Wednesday, March 30, 2011
DADT – Equality or Partial Equality - What will the repercussions be?
This week, many commands within the Defense Department are beginning the initial implementation phase of the Don’t Ask, Don’t Tell Repeal Act of 2010. Unit commanders are conducting training and engaging in discussions with their troops on this policy. Even though many commanders openly stated their opposition to the repeal of Don’t Ask Don’t Tell (DADT) publicly, they are now taking the appropriate actions to enact this policy change in a timely manner.
For example, in January, the Commandant and Sergeant Major of the Marine Corps released a video to the Corps providing overall guidance while waiting for the final policy decision on the implementation of the DADT repeal. As of March 4, 2011 the Marine Corps provided guidance through MARADMIN 143/11 on the training and reporting instructions to implement the repeal of DADT. Nevertheless, there are still many questions left unanswered and policy guidelines are incomplete.
In the Armed Forces Journal, there is an interesting commentary by L. Michael Allsep Jr., David A. Levy and LT.COL. James E. Parco on reconciling policy change and military culture after the repeal of the DADT. The commentary encompasses all the topics that have been discussed in public debate and discusses the moral and religious arguments for and against the repeal. What is interesting though is that commentaries, such as this one and other discussions on the repeal of DADT, do not take into account the long-term repercussions that will face commanders. Repercussions such as the various family scenarios and questions a commander is faced with that make up the majority of many commanders' daily agendas. These scenarios and questions have yet to be legally addressed within the Department of Defense. For example, if a service member is planning a move from one duty station to another, will a homosexual’s spouse be recognized? Or if a service member is stationed in one state where same sex marriage is recognized, but is given orders to a new duty station where same sex marriage is not recognized, will the service member have a valid complaint when he/she states to a commander that the newly assigned duty station poses a hardship for his/her spouse and their family? Or will homosexual couples receive the same benefits as their heterosexual counterparts?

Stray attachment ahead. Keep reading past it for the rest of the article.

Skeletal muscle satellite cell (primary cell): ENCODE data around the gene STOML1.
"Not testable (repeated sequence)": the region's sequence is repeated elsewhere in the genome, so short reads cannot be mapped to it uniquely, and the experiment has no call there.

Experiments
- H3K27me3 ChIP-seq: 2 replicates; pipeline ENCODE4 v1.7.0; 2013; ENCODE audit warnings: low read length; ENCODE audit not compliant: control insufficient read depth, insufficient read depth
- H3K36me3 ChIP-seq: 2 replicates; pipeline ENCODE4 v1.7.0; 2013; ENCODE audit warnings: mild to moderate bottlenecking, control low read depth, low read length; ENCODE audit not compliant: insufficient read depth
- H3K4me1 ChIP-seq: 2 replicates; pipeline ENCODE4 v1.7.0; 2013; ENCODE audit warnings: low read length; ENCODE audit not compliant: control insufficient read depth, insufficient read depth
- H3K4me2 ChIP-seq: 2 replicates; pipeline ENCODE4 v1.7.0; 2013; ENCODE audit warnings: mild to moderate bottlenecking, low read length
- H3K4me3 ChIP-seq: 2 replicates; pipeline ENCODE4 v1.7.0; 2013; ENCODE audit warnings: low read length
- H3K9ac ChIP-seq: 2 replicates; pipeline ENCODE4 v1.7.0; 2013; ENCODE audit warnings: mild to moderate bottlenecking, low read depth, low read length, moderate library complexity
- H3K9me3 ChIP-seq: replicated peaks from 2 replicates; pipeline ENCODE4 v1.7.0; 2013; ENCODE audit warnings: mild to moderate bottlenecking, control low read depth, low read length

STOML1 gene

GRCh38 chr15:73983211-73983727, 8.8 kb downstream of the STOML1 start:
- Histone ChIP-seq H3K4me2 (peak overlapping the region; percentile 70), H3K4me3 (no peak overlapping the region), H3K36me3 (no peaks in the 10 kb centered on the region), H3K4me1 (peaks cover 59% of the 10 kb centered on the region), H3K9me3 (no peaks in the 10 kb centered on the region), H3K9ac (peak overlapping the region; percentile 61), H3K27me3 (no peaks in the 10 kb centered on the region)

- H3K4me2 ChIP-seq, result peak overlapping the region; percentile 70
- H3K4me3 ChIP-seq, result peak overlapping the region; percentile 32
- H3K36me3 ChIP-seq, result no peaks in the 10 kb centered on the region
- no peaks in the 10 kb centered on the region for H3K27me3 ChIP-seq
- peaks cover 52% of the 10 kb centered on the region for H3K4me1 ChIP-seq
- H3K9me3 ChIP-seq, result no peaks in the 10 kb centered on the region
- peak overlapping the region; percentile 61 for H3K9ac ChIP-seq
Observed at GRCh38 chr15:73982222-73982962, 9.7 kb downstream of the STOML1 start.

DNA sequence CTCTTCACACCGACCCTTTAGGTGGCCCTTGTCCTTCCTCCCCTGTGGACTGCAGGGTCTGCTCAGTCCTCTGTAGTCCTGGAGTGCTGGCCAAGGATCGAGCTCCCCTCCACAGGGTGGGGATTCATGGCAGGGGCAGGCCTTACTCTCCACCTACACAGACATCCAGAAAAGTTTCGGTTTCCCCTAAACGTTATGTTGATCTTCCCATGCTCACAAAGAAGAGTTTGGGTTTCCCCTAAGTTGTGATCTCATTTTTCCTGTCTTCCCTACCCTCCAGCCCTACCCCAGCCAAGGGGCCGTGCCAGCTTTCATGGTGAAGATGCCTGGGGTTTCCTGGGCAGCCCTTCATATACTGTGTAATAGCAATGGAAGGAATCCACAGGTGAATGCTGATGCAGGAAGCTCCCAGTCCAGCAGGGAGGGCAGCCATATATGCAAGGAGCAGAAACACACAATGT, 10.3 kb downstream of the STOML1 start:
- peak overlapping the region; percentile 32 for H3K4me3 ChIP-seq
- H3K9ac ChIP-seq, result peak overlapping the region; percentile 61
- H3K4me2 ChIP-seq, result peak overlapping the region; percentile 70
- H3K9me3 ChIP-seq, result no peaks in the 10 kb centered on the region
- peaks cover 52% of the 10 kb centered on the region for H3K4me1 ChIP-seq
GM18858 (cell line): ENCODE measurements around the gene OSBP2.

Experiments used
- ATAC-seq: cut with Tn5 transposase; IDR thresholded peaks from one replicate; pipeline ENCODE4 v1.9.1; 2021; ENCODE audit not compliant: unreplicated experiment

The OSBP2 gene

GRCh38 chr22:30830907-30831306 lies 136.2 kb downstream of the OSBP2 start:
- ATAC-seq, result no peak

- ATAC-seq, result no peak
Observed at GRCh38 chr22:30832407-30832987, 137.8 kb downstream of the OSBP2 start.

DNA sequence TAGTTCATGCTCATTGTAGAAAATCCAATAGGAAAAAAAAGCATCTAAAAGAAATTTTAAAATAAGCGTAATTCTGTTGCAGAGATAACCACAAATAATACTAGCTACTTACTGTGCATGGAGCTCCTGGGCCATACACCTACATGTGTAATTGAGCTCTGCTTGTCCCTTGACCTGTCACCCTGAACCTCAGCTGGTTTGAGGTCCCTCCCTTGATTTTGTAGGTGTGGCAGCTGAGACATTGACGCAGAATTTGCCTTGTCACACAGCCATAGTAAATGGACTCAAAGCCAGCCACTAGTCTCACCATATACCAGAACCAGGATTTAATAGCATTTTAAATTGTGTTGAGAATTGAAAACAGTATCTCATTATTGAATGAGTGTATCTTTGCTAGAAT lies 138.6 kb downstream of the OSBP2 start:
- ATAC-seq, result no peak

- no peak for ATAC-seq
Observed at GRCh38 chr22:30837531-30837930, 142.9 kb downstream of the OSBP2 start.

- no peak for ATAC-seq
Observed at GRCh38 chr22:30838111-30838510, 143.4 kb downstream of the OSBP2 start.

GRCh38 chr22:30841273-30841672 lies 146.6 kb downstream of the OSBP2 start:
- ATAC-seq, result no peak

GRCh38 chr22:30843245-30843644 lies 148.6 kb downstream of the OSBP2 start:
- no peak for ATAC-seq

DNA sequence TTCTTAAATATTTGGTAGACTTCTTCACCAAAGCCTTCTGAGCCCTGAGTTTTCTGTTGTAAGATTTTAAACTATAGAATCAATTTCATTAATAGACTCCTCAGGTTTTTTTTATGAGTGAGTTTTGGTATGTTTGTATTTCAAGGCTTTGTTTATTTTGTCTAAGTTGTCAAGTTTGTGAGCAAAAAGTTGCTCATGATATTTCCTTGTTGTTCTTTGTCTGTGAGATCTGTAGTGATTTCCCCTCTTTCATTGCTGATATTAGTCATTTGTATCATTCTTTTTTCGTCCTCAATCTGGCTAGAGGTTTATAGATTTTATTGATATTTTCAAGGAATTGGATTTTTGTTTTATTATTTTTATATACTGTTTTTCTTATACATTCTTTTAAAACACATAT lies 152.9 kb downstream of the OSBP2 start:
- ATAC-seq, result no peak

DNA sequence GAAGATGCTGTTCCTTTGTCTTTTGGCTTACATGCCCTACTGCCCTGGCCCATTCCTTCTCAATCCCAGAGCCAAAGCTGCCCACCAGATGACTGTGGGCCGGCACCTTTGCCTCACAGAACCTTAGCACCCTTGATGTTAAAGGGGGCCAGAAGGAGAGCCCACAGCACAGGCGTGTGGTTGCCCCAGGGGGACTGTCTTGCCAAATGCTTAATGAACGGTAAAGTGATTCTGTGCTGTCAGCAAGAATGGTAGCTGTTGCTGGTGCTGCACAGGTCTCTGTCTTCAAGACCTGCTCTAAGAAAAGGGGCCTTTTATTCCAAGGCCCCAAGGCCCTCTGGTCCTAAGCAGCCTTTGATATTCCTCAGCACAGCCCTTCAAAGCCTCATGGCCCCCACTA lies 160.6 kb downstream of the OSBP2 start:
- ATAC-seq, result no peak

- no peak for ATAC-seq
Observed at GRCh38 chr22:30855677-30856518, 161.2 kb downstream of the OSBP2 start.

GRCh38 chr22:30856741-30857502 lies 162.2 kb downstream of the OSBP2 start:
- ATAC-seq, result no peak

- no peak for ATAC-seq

Training guidelines fail to address these scenarios stating, “There are no changes to the Defense of Marriage Act”, where the Defense of Marriage Act only recognizes marriage as a legal union between a man and a woman. Questions like these are many, but there is little to no discussion in public debate about the repercussions. By failing to fully address legal questions such as these during the debate or failure to incorporate sexual preference as a protected category under Equal Opportunity laws, policy makers have left the “commander” little guidance and assurance to properly address complaints and questions by homosexuals. Homosexuals might still have a valid argument when questioning whether their “openly gay” rights have been recognized or not.
As the authors of the Armed Forces Journal commentary argue, repealing the DADT has reached a monumental step in the integration of a previously “banned” class of Americans, meaning not just gay members, but “openly” gay members. There should be more public debate to understand the reason to put so much emphasis on the legal decision to use the word “openly”. For this would seem to mean that everything about an openly gay’s lifestyle would be granted equal status as a heterosexual service member. However, taking into account scenarios and questions like the before mentioned, the COMPLETE legal path has NOT been cleared to give homosexuals equal status under the law with regard to military service.
The authors also argue that countries such as Australia, Canada, Germany, Israel, the Netherlands and the United Kingdom have integrated homosexuals into their militaries, but again fail to address the culture and laws of those countries when addressing the equal rights of homosexuals in their societies. The United States has equal employment opportunity laws that protect homosexuals, but has yet to take into account whether to recognize same sex marriage. Many of the before mentioned countries have debated this topic on a national level and signed into law same-sex marriage rights. I do not know which came first in these countries; homosexual rights within their defense departments or homosexual rights on a national level, but I find it interesting that the DADT has been repealed and supporters argue that the legal path has been cleared to give homosexuals equal status under the law, but fails to address the equal status of these service members’ marital status and the impact this can have on their families.
I foresee this will be a topic for discussion in the future and it will be interesting if the Department of Defense reveals itself to be the stepping-stone for policy makers in their pursuit of equality for homosexuals in same sex marriage across our country.